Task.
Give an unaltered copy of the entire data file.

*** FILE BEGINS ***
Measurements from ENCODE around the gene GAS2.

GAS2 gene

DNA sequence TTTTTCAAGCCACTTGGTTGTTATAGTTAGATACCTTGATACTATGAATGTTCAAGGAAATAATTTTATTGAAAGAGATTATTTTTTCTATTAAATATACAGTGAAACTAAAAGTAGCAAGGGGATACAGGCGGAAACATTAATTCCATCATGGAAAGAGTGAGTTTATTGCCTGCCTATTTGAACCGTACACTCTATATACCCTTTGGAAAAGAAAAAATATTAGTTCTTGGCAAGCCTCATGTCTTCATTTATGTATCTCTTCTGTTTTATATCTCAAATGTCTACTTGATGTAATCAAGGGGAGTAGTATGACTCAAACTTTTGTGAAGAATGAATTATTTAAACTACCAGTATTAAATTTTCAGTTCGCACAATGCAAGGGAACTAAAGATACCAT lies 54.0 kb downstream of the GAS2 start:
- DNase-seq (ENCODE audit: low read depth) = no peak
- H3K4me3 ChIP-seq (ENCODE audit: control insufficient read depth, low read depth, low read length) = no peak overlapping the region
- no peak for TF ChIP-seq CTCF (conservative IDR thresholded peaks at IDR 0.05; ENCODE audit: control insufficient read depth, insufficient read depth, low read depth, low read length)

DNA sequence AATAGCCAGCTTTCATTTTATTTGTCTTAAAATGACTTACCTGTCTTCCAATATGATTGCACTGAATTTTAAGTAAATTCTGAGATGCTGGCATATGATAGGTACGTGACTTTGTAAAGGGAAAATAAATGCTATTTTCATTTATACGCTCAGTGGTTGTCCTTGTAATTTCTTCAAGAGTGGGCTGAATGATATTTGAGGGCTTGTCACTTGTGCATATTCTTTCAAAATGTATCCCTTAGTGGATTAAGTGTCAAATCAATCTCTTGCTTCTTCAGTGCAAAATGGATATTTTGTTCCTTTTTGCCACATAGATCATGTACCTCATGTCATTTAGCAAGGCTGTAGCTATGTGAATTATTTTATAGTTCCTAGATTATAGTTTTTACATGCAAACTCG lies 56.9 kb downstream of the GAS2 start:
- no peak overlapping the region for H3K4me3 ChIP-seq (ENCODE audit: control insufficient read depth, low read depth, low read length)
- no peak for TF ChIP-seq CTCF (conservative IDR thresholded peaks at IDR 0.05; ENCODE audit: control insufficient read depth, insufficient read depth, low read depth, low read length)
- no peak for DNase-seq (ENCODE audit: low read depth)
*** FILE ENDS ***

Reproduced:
Measurements from ENCODE around the gene GAS2.

GAS2 gene

DNA sequence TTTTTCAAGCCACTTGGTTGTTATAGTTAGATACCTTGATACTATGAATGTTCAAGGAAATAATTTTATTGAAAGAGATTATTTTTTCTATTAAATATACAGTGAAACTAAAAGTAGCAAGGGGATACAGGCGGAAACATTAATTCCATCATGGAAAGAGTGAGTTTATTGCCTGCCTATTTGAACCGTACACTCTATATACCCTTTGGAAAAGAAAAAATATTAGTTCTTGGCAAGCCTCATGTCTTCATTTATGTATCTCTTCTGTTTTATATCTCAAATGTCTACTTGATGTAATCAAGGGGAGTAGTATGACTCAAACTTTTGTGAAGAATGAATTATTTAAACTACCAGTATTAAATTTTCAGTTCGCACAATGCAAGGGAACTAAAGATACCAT lies 54.0 kb downstream of the GAS2 start:
- DNase-seq (ENCODE audit: low read depth) = no peak
- H3K4me3 ChIP-seq (ENCODE audit: control insufficient read depth, low read depth, low read length) = no peak overlapping the region
- no peak for TF ChIP-seq CTCF (conservative IDR thresholded peaks at IDR 0.05; ENCODE audit: control insufficient read depth, insufficient read depth, low read depth, low read length)

DNA sequence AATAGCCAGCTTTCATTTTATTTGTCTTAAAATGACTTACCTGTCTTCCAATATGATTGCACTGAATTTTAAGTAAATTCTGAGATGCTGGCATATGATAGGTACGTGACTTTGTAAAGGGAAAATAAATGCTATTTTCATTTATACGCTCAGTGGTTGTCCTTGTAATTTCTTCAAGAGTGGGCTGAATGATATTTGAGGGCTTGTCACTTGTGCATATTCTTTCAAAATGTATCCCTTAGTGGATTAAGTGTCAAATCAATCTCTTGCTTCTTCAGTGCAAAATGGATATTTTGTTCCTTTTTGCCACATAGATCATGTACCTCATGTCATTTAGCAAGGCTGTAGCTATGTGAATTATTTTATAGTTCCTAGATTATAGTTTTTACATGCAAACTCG lies 56.9 kb downstream of the GAS2 start:
- no peak overlapping the region for H3K4me3 ChIP-seq (ENCODE audit: control insufficient read depth, low read depth, low read length)
- no peak for TF ChIP-seq CTCF (conservative IDR thresholded peaks at IDR 0.05; ENCODE audit: control insufficient read depth, insufficient read depth, low read depth, low read length)
- no peak for DNase-seq (ENCODE audit: low read depth)